30 November 2020

Not all disabilities are visible - I can come across as disorganised, rude or strange.

Image: Two women cooking in the kitchen. One has long brown here and a yellow cardigan, the other has short hair and is wearing a striped shirt.

When Corrina Phillips first started working at Life Without Barriers in 2012, she never expected to have so many opportunities arise over the next eight years.  

Born with autism, Corrina knows how important it is to have a supportive employer who understands some of the many daily challenges she faces. Challenges such as anxiousness and being misinterpreted and compared to neurotypicals.  

“To the lay-person I can come across as disorganised, rude or strange. This is because sometimes I can take things out of context or don’t respond in ways considered appropriate, like not smiling or knowing when it is my turn to speak,” she explains.

“My past employers haven’t offered the same flexibility I’ve found at Life Without Barriers."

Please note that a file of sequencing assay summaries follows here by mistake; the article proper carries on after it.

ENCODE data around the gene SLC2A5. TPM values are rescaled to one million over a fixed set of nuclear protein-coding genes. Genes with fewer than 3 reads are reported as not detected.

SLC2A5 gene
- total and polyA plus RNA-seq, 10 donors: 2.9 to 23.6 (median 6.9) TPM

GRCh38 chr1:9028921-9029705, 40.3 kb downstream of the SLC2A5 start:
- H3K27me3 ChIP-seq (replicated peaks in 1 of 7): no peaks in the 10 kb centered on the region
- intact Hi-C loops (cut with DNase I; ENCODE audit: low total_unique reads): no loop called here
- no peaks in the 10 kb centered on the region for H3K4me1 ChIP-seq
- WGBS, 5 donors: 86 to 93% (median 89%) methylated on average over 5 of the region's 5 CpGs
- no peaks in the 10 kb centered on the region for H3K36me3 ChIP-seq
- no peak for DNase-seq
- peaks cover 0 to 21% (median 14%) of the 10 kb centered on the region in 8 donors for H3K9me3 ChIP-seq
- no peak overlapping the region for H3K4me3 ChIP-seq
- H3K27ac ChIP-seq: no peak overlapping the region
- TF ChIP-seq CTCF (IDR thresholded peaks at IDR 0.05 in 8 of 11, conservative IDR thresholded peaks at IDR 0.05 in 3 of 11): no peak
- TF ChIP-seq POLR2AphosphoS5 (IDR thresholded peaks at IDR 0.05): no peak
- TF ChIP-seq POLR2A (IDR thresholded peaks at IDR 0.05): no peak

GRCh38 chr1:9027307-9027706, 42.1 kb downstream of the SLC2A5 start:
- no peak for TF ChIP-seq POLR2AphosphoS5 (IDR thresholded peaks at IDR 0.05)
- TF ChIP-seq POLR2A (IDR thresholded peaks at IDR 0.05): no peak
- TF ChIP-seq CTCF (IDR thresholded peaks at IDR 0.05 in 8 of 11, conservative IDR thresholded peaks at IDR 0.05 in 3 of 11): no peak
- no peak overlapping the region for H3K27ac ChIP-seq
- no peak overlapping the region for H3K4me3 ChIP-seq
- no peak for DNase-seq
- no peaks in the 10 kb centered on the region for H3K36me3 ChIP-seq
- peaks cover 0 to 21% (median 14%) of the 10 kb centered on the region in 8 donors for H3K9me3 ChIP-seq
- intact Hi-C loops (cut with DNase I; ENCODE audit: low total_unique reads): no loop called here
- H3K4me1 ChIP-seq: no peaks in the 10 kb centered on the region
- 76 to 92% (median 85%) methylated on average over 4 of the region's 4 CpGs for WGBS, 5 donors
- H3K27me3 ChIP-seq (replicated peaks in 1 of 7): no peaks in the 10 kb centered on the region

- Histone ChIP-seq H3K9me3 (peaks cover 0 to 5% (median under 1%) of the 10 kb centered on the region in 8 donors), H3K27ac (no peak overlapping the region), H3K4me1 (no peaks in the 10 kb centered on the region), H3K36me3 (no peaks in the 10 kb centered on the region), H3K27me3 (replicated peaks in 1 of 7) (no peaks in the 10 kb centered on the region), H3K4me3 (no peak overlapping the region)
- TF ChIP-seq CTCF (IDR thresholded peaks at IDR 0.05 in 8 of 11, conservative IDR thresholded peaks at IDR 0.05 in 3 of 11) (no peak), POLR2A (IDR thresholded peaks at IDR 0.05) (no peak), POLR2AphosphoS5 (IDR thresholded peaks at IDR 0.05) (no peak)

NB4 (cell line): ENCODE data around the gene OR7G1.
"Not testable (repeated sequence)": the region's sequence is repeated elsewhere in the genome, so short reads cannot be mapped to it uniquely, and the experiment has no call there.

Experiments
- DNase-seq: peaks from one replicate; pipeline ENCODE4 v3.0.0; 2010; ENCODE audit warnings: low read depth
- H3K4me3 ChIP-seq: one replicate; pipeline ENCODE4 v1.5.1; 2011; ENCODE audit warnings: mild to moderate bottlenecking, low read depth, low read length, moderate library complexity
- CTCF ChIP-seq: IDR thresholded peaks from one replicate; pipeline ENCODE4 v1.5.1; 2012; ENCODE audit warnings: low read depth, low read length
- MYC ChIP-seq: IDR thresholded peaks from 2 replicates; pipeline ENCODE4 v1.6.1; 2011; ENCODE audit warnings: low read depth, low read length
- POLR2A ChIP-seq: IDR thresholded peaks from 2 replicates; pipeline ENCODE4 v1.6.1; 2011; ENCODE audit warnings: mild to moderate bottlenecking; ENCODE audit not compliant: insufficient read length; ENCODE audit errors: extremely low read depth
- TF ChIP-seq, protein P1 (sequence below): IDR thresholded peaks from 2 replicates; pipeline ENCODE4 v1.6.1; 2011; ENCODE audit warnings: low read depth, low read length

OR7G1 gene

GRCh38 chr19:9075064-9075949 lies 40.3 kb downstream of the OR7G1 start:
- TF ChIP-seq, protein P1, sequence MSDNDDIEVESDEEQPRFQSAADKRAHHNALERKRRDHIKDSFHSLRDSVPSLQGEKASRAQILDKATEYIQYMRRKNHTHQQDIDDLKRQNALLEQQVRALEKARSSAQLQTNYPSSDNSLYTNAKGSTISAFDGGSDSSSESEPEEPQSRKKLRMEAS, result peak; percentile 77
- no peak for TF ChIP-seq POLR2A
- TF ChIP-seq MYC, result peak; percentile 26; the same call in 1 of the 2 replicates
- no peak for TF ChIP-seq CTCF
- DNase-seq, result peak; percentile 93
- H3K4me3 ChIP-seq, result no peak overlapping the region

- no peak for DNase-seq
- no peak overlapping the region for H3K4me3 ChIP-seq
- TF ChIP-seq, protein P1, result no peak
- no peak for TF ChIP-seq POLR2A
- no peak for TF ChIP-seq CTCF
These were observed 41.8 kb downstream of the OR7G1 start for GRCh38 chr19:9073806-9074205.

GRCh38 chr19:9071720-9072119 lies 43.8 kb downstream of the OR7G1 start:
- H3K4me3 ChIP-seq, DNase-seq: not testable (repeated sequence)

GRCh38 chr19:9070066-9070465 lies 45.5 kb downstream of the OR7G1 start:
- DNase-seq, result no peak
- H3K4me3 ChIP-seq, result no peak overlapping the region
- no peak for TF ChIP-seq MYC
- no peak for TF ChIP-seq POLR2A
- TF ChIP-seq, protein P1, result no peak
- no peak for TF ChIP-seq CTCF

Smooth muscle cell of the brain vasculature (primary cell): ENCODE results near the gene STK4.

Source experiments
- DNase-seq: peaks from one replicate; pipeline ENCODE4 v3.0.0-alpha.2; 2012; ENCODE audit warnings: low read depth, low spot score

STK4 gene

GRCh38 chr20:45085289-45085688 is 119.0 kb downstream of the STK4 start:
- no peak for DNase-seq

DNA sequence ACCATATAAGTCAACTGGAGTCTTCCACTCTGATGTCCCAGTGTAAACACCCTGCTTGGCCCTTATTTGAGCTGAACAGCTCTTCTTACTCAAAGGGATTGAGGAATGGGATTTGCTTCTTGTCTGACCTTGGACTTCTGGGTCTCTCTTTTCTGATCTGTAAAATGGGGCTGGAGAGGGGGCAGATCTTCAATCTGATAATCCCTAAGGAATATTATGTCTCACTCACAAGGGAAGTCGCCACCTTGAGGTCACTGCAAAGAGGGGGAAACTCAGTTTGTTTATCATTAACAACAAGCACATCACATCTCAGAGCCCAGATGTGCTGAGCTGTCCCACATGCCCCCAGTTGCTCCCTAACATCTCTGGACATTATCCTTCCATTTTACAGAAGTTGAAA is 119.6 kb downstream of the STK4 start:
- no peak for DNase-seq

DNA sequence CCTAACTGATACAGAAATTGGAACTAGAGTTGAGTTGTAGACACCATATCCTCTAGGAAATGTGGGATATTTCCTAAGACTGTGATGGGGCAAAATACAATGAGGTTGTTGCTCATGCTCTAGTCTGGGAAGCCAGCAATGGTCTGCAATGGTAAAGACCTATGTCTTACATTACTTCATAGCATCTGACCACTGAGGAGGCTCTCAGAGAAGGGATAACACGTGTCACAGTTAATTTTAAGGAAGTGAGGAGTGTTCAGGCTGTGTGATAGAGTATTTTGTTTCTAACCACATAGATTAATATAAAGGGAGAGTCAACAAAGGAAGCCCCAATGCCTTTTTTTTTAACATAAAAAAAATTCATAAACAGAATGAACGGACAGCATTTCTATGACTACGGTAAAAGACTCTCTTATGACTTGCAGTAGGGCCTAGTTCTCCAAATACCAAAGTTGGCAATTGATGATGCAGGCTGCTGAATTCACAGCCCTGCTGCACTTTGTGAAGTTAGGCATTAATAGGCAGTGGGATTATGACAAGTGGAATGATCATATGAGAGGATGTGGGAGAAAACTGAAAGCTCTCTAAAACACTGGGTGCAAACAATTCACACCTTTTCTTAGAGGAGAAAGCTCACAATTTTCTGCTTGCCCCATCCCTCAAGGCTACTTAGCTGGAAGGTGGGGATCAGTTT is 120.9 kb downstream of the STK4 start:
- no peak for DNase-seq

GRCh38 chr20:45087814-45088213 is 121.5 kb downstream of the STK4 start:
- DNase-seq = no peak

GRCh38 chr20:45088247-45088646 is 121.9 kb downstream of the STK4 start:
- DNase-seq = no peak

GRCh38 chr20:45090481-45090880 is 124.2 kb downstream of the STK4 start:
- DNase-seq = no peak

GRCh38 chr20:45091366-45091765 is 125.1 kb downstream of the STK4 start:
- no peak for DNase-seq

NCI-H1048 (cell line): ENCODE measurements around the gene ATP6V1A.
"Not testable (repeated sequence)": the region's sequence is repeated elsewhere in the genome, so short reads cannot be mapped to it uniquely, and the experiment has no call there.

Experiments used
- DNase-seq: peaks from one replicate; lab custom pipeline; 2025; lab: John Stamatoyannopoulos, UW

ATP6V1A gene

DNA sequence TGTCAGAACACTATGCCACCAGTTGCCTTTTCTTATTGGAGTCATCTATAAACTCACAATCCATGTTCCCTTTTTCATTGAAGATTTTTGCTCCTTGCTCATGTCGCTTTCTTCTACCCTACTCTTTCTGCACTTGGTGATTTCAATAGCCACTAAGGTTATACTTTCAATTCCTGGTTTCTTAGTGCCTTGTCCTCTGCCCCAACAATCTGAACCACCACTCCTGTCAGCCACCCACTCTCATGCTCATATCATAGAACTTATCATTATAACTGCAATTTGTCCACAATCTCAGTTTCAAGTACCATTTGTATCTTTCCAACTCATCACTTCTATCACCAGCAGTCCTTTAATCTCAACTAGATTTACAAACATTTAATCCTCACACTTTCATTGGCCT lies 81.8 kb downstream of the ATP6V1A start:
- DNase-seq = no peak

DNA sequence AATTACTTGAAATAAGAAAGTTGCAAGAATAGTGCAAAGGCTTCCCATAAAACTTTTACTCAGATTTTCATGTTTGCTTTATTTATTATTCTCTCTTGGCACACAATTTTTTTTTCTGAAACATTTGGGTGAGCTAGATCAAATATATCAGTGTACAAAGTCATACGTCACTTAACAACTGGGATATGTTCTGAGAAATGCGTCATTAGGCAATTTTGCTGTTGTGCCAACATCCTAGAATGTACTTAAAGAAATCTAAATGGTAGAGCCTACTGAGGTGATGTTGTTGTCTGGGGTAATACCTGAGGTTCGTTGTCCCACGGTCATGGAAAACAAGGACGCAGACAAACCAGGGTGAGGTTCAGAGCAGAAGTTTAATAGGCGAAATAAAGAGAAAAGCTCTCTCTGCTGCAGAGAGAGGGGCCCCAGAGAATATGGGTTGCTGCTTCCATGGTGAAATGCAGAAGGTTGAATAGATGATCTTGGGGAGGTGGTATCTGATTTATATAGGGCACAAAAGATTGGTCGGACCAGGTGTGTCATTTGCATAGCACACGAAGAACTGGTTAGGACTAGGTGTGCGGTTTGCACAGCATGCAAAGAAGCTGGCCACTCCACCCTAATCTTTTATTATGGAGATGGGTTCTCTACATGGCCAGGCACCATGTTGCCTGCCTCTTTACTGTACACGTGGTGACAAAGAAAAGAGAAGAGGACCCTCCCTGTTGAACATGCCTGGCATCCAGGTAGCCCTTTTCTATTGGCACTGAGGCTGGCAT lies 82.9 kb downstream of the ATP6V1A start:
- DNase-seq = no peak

First starting as a disability worker, Corrina has worked across multiple functions and different roles and is currently working as a Community Engagement Planning Officer.

”Life Without Barriers has been incredibly supportive, giving me the opportunity to work across many functions and roles,” she said.

This International Day of People With Disability (IDPwD) is a chance to reflect on some disappointing stats. 1 in 5 people in Australia have disability, yet only half of those who are of working age have secured employment. The biggest issue people with disability face is discrimination during the recruitment phase as well as in the workplace, which is largely through unconscious bias.

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